The matt-black fascia boasts a broad range of Jaeger dials, the large hooded speedo and rev counter (calibrated to a heady 8500rpm) flanked by a fuel gauge to the left and ammeter to the right, with a clock taking centre stage.
In the inimitable French fashion, the switchgear – far more of it than there is in the VW – is scattered haphazardly across the dash.
A seemingly random array of unlabelled rockers plus a pair of oddly angled stalks control most functions, while a couple of additional knobs lurk beneath the thin-rimmed oval wheel to add to the confusion.
It pays scant regard to ergonomics, but the fascia lends the Panhard the feel of a glamorous GT.
Lovely details abound, from the clever rotary dial that controls heating (ducts running through the doors channel warm air to the rear screen for demisting), to the red warning lights integrated into the trailing edge of the armrests.
The 24CT feels upmarket and sophisticated. Until, that is, you fire up the engine.
Such a novel, wind-cheating shape looks as if it should house a gurgling, rasping twin-cam ‘four’ or even a silky little ‘six’, so when the feisty Louis Delagarde-designed flat-twin clatters into life, it comes as a rude shock.
With its lightweight alloy construction, roller-bearing crankshaft and non-detachable hemispherical heads housing valves operated by tiny torsion bars, the Panhard’s engine was born of the most noble engineering, but it is no paragon of refinement at tickover.
Alongside the French motor, the Volkswagen’s flat-four appears a bit lacklustre with little to commend it to scholars of alternative thinking, but the lightly stressed unit feels unburstable. It also wins hands down at low revs.
Plant your right foot in the Panhard and your initial impression will be one of disappointment. At first it feels uninspiring and underpowered, barely more than an agricultural anomaly and certainly not the gem that you were expecting.
Don’t despair, though. Wind the eager flat-twin towards 5000rpm and the 24CT reveals its true colours.
Sounding like a 2CV on steroids, it picks up its skirts and will barrel along with remarkable and deceptively rapid pace.
The Karmann Ghia, in comparison, is far more laid-back in its power delivery and performance.
Where the French machine chatters (1500rpm), growls (3000rpm) then whines like a turbine (5000rpm), the German is noticeably quieter, leaving the characteristic rasp of the flat-four in its wake.
The fussy, frantic Panhard begs for revs, but the stolid, no-nonsense Volkswagen encourages a leisurely approach, relying on its greater capacity and torque to push you along. The result is more relaxed, less manic.
In the 24CT, you have to keep the crank spinning, stirring the car along with the gearbox.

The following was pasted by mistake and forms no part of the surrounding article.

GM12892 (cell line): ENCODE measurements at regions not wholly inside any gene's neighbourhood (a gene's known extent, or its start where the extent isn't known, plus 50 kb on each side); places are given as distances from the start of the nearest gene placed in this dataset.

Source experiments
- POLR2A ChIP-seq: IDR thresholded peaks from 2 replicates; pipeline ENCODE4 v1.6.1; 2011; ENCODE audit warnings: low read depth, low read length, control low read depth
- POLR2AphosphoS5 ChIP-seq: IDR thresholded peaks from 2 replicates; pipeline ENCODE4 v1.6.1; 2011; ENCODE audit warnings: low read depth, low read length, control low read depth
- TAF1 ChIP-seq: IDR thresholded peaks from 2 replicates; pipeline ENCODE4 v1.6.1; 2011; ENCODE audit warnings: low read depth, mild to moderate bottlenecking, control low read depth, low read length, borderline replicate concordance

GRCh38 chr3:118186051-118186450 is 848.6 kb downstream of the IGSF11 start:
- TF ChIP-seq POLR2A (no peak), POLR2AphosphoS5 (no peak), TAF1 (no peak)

The Karmann Ghia demands far fewer changes – each one is accompanied by a distinctive clunk-clonk that Beetle owners will instantly recognise – and feels as though it will take you to the end of the earth and back again, but it lacks the Panhard’s urgency.
In period, the 24CT was praised for its chuckability. You could apparently step the tail out at will and let it drift (the inner rear wheel invariable a couple of inches off the ground), bringing it back under control just as easily.
That’s not something you would be inclined to try in the rear-engined VW, but Autocar’s testers actually found that it was eminently controllable, and far from the wayward tail-snapper that you might expect.
In any case, at the sort of speeds most classic owners will stick to, both cars feel utterly benign in their manners.
The German car does offer lighter steering, though, the wheel of the front-drive Panhard weighting up noticeably through bends, while the Volkswagen also provides far superior braking.
The Panhard’s finned drums look lovely, but they were regularly criticised in period road-test reports and gave way in ’65 to an improved four-wheel disc set-up.
After spending a day with these delightfully offbeat designs, I’m torn between the two.
As a practical proposition, the Karmann Ghia wins hands down and so its commercial success is more than justified.
It’s not particularly quick, although it’s a delightful thing and is bestowed with genuine beauty.
It really is gorgeous and I could never tire of its voluptuous curves.
But it’s a travesty – if not a surprise – that so few Panhards found buyers.
It was an expensive oddity in the UK – thanks to import duty, in 1964 it cost £200 more than a Big Healey! – but, with greater investment from Citroën, it could surely have achieved greatness.
What we are witnessing here is the handing over of the baton from one generation to the next: the death throes of the world’s first series motor manufacturer, alongside the eager newcomer that was carefully eyeing up the global market.
Which car would I take home? In a sense, they complement each other rather well.
The Panhard is perfect for flashing along routes nationales, where full advantage can be made of its admirably high cruising speed.
But when the traffic builds up, give me the more user-friendly Volkswagen. With its greater flexibility and lighter steering, it would make far more sense to city dwellers than the peaky Panhard, which would struggle to maintain its dignity.
Ultimately, though, I dearly want both.
Images: Malcolm Griffiths
This was originally in our August 2016 magazine; all information was correct at the date of original publication
- Sold/number built 1964-’67/28,651 (all)
- Construction tubular steel chassis, steel body
- Engine all-alloy, air-cooled ohv 848cc flat-twin
- Max power 60bhp @ 5800rpm
- Max torque 54lb ft @ 2600rpm
- Transmission four-speed manual, FW
- Suspension: front independent transverse leaf springs rear dead axle, torsion bars, Panhard rod; telescopic dampers f/r
- Steering rack and pinio
- Brakes drums all round (discs from ’65)
- Length 14ft ¼in (4273mm)
- Width 5ft 3¾in (1619mm)
- Height 4ft 1¼in (1245mm)
- Weight 1819lb (825kg)
- 0-60mph 23.9 secs
- Top speed 90mph
- Mpg 45
- Price new £1329 (1964)
Volkswagen Karmann Ghia
- Sold/number built 1955-’74/444,300 all Type 14s)
- Construction steel platform chassis, separate steel body
- Engine alloy-crankcase/head, iron-barrel, air-cooled ohv 1192cc flat-four
- Max power 30bhp @ 3700rpm
- Max torque 56lb ft @ 2000rpm
- Transmission four-speed manual, RWD
- Suspension transverse torsion bars, parallel trailing arms, telescopics; front anti-roll bar
- Steering worm and roller
- Brakes drums all round
- Length 13ft 7in (4140mm)
- Width 5ft 4in (1630mm)
- Height 4ft 4in (1325mm)
- Weight 1782lb (810kg
- 0-60mph 28.8 secs
- Top speed 73mph
- Mpg 35
- Price new £1010 (1964)